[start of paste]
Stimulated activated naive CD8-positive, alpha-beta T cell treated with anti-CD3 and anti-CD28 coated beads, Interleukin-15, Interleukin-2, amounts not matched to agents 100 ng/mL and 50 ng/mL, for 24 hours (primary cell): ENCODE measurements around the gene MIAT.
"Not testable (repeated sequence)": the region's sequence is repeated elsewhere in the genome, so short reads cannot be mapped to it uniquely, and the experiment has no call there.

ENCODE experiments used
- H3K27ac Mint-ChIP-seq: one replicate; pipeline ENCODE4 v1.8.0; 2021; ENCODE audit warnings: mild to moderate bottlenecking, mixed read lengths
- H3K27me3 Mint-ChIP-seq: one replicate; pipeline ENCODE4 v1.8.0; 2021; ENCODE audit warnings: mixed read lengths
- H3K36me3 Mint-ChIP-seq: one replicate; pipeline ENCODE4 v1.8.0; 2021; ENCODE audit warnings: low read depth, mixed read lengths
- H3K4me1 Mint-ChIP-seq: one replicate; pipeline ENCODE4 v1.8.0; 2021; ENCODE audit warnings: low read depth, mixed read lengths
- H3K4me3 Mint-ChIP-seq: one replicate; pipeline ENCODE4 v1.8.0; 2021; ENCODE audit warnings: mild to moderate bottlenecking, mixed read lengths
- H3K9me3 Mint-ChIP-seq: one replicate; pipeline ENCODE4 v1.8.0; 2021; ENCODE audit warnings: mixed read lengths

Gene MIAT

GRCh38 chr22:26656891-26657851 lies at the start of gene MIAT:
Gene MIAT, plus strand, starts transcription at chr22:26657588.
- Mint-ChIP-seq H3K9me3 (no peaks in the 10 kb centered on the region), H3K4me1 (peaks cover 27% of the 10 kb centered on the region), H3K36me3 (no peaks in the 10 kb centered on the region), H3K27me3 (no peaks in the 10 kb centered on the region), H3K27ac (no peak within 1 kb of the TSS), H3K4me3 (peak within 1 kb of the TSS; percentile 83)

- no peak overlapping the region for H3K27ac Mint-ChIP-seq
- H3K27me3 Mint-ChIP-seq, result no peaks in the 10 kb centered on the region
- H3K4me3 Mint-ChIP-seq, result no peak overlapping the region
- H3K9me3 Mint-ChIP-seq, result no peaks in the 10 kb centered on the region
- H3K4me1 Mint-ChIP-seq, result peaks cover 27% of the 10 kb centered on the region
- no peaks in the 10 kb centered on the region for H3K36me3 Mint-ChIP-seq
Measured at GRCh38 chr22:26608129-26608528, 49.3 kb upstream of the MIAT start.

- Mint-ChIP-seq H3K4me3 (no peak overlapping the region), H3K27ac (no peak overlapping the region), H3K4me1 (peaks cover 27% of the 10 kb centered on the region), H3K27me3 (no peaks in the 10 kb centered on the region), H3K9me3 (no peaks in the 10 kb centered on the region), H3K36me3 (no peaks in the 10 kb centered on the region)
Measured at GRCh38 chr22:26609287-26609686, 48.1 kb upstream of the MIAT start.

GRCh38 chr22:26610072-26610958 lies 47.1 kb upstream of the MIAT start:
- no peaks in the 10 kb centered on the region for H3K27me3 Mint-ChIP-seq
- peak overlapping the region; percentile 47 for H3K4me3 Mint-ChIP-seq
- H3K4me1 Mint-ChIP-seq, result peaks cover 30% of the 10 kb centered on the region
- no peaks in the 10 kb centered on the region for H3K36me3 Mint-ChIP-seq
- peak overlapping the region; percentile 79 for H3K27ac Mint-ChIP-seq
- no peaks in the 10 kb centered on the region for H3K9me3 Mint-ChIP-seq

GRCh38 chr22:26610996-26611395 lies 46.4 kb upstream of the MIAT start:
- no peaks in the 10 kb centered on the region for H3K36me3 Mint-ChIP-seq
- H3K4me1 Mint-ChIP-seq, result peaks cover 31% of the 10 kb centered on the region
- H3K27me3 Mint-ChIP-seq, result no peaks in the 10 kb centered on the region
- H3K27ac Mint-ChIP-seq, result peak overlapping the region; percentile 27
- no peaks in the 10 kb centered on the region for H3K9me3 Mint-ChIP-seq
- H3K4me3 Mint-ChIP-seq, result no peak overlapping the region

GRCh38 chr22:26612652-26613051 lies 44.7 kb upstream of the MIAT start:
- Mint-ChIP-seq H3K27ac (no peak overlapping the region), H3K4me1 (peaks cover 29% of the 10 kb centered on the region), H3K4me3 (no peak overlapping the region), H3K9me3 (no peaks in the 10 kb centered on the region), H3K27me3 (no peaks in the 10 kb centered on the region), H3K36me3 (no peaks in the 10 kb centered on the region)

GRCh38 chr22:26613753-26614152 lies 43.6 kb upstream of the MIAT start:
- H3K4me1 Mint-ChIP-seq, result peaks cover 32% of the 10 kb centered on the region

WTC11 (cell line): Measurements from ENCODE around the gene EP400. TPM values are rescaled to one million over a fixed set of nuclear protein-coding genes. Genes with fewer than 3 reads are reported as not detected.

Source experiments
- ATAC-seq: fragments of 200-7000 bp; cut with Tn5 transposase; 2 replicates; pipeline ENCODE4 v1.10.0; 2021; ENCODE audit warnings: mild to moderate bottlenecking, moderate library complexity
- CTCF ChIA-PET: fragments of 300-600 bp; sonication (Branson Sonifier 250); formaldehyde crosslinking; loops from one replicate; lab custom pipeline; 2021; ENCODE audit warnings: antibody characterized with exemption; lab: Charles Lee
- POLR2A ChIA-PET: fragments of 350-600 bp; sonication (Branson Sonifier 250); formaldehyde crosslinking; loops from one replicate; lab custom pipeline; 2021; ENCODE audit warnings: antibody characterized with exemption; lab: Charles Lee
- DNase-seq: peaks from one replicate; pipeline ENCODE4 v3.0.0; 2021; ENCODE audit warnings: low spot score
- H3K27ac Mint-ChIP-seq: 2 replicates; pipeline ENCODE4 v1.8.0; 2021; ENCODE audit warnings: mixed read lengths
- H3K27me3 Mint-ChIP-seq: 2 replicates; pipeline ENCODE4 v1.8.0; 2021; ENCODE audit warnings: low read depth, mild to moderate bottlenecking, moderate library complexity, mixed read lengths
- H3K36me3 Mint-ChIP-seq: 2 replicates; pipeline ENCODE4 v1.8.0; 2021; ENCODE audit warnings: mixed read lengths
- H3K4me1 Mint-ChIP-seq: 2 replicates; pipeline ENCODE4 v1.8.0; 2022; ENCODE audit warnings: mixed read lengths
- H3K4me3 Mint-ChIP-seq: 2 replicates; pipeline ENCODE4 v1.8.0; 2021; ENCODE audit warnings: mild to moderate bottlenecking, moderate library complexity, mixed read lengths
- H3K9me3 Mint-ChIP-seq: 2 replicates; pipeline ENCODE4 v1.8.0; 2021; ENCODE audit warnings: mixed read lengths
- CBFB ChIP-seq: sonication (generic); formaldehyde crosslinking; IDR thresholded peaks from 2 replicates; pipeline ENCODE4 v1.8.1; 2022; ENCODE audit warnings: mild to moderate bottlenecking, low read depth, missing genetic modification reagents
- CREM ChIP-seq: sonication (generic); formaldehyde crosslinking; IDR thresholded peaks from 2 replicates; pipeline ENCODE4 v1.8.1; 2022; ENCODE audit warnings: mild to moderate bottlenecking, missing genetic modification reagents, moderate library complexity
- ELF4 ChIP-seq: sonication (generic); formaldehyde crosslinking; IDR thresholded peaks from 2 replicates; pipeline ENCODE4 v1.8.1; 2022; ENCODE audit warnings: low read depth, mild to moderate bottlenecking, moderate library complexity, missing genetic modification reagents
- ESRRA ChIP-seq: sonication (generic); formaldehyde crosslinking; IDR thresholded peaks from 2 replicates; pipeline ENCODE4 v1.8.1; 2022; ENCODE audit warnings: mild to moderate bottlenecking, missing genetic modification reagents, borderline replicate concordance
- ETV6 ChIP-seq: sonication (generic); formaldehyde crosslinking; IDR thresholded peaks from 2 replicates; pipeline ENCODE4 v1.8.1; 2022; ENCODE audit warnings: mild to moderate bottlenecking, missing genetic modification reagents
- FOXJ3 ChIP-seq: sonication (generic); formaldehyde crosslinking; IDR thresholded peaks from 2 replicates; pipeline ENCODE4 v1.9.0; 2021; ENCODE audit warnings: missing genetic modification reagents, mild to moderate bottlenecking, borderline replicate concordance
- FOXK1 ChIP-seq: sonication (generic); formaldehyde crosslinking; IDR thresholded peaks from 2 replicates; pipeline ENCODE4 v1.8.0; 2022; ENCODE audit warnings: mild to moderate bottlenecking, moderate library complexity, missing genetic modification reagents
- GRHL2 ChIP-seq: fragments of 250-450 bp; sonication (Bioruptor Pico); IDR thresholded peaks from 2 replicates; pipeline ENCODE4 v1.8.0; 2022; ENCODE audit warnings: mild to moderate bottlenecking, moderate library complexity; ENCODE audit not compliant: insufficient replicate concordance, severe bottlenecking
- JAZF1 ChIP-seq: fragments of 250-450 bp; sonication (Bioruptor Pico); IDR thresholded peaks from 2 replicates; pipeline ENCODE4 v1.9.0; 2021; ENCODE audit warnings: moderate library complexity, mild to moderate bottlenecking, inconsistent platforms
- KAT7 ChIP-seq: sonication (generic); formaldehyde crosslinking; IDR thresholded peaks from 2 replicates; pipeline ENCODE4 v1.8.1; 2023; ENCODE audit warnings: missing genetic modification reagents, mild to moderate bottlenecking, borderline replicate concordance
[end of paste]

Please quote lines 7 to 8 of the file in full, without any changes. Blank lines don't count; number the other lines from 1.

- H3K4me1 Mint-ChIP-seq: one replicate; pipeline ENCODE4 v1.8.0; 2021; ENCODE audit warnings: low read depth, mixed read lengths
- H3K4me3 Mint-ChIP-seq: one replicate; pipeline ENCODE4 v1.8.0; 2021; ENCODE audit warnings: mild to moderate bottlenecking, mixed read lengths